In practice, the filler seems to work reasonable well, if neither especially better nor worse than some similar mechanisms. The nib is smooth, and slightly wet. It starts easily and my only complaint is that I should probably switch to Noodler's Black from the 2:1 mix of Eternal Brown and Black that I'm using at the moment. The cap posts fine, though it makes for a relatively long pen. The balance when posted seems just fine, though. Size-wise, it's a bit large, but not so absurdly outscale as, say, the Stipula Da Vinci nor so awkwardly proportioned as the Namiki Bamboo. I find it a comfortable size, actually.

On the whole, I'm pretty satisfied with this one. It remains true to both the critical aesthetic and critical internal bits of the pens it recalls, it is distinctive in appearance, and, perhaps above all, it works. I think it would probably hold up okay as a daily writer, though there are more suitable (and less expensive) choices that would be better and more appropriate. As power-jewelry, it's less flashy and impressive than some of my other pens. As a pen, though, it's one of the best.

Footnotes
0. And, of course, Conklin has the story here. So, there you are.

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Parker 100 
2007.09.12 14:50 - Toys, Pens
Parker has been making fountain pens for a pretty long time, and I've already proclaimed a certain fondness for them, but, alas, I find the 100 disappointing.

From 1941 and into the early 1970s, Parker manufactured a pen known as the 51. Now, the Parker 51 has an excellent rep for its robust and reliable design as much as its appearance, and so Parker put out a couple pens designed to recall and capitalize on this nostalgic goodwill. One of these was a limited edition marketed as the Parker 51, and the other, the Parker 100, which looks like a 51 given a contemporary restyling.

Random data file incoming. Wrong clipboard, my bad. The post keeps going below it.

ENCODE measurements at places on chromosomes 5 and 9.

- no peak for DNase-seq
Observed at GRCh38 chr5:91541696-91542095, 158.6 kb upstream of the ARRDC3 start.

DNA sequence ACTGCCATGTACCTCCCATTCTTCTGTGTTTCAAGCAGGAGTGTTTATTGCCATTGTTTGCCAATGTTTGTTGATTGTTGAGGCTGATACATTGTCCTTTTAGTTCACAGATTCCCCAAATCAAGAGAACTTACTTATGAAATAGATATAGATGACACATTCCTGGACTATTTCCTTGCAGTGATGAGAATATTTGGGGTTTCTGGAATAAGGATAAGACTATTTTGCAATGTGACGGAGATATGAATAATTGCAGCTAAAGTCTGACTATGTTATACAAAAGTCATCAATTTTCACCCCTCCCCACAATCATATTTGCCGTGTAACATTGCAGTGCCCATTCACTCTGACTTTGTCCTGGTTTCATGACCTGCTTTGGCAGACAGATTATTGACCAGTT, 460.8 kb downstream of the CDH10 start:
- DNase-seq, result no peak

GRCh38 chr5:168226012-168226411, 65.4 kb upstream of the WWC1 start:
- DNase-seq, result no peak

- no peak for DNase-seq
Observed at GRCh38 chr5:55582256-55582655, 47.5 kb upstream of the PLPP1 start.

I have a couple of vintage 51s, a Vac-filler from 1948, and an Aero-filler from 1952 (I think). They're both excellent writers, though the the Aerometric-equipped pen needs to have a cracked hood repaired. They ran around $100 each, if I recall correctly. The critical thing is that the internals of each pen, even aside from the filling systems involved, is substantially different from the internals of either the 2002 limited edition or the currently-available Parker 100. I won't bore you with the hows and whys, but if you poke around the Internet a bit, you can find all you want to know. Suffice to say that the internals seem to be one of the reasons the original 51s write so well. Anyway, I really like the styling on the Parker 51, and the Parker 100, being an update of that, likewise appealed to me. Given that I've had good luck with cheap, contemporary Parkers, and given that I've had good luck with expensive, vintage Parkers, I figured that the 100 was a safe bet, even without the under-the-hood0 similarities to the 51.